• Let the science begin!!!

    Posted on December 8th, 2021 Oscar Schofield No comments

    What: Science on the research vessel Nathaniel B. Palmer has begun!

    When: November 20 to November 22, 2021

    Where: The ocean along the coast on the west side of the Antarctic Peninsula. The Antarctic Peninsula is the part of Antarctica that sticks up like a finger toward the southern tip of South America.

    Why? We want to know what is going on with the ice, plants, and animals, and whether the conditions are changing from year to year.

    Good morning from the research vessel Nathaniel B. Palmer in the waters west of the Antarctic Peninsula. I am happy to report that we have started doing science!

    Our first order of business was to drop off a field camp on an island. A group of seven scientists will live there for a month. Their main job is to walk around the island every day counting and observing all the seabirds and seals. Their camp is a few small wooden buildings up on a snowy hill. To get there, they had to make many trips back and forth from the ship to the island in small inflatable motorboats called “zodiacs.” One trip would be for people, then the next trip would be for a load of gear… and repeat! To get on the boast, people had to descend from the high edge of the ship into the small boat down in the water many feet below. They climbed down a rope ladder and dropped into the small boat one by one. We are thinking of our friends at the field camp and we hope they are doing well. We will pick them up after the end of our research cruise on our way back to port in South America.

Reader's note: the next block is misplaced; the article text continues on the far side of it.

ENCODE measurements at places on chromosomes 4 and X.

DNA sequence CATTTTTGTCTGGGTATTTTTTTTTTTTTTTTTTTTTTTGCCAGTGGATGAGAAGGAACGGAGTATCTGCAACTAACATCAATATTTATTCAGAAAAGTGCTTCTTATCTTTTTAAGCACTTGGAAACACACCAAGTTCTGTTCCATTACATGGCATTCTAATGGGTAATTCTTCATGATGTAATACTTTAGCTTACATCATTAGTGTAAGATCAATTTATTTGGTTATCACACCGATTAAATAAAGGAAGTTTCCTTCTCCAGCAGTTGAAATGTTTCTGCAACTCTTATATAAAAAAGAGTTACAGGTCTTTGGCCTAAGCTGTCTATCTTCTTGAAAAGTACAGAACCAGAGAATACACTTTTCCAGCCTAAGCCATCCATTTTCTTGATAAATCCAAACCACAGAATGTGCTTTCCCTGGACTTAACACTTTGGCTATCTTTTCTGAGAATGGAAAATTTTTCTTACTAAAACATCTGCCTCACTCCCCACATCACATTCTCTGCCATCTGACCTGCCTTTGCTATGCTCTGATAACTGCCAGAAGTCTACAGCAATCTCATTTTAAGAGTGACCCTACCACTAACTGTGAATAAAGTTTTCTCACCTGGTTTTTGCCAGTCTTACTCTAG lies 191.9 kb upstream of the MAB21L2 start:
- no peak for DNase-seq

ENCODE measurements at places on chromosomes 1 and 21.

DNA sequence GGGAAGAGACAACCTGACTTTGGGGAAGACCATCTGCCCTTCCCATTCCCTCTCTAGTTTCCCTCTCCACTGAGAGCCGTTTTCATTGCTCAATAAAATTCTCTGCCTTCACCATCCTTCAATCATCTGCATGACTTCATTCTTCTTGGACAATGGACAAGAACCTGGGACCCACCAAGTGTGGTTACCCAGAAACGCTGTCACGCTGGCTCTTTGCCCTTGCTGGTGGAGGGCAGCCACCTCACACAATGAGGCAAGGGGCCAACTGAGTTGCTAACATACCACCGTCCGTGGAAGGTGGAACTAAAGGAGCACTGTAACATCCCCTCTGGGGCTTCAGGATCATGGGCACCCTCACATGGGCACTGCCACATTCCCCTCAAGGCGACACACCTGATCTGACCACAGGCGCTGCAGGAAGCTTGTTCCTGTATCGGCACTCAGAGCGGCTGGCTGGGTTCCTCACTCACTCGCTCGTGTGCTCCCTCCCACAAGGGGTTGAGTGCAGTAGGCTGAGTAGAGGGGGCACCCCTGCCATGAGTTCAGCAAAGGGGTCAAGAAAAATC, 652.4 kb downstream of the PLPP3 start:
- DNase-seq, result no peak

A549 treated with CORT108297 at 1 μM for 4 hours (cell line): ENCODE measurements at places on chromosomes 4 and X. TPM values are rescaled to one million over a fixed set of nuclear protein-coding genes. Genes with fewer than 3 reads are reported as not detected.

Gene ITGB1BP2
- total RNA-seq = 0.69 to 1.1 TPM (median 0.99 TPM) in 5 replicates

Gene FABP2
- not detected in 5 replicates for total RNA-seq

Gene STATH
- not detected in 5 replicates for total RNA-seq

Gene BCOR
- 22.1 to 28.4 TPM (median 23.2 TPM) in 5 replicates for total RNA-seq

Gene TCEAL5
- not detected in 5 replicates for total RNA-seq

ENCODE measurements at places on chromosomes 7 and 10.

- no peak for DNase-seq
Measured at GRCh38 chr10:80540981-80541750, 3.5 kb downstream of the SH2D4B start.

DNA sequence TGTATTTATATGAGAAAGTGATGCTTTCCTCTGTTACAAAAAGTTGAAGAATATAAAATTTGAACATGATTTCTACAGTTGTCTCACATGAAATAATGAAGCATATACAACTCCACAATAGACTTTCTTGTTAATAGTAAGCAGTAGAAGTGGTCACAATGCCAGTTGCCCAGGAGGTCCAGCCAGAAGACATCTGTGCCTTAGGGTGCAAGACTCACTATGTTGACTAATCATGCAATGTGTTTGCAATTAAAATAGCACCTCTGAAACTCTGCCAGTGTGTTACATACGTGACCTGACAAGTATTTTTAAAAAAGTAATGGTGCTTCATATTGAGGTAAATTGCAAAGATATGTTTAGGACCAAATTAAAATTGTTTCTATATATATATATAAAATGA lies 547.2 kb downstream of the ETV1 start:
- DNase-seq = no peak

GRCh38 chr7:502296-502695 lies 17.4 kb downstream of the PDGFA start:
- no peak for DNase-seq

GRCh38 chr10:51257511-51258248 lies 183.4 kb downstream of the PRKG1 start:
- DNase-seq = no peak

A small boat called a “zodiac” drives out to drop off seal and seabird researchers at Cape Shirreff on Livingston Island, one of the South Shetland Islands.

    After dropping off the field camp, we started sampling the water! Now that we have started sampling, each day when we go down to the labs, we ask, “When is the next CTD?” What we mean is, “When is the next time we are sending our big frame of bottles down into the ocean to get water?” The term “CTD” stands for Conductivity, Temperature, and Depth. Conductivity is a measure of the ocean’s salinity. The CTD is a small machine at the bottom of our big white frame we send into the water. The big white frame is called a “rosette” because it is a circle of bottles, or the “CTD-rosette.” Each bottle is open at both ends when it goes down through the water. Then, on the way back up, we sit at a computer that connects to the CTD-rosette and tell it when to close the bottles at lots of different depths below the surface. When we want to close a bottle underwater, we click a button on the computer that says “Fire!”

    The CTD-rosette going into the water at the first place where we did our science sampling.

    After our first few stations, we are steaming south. We have passed 64 degrees south latitude, which means the days are getting long. The sun comes up at about 3:00 AM and sets at about 11:00 PM, but it never fully gets dark. Instead, it looks like sunset and sunrise are one long time of day, where the sky looks like it does at dusk and dawn in the United States.

    A view of the snowy mountains surrounding Bransfield Strait, the first place where we did our science sampling.

    About the author: Jessie Turner is a postdoc (researcher) at the University of Connecticut. This is her fourth big research cruise.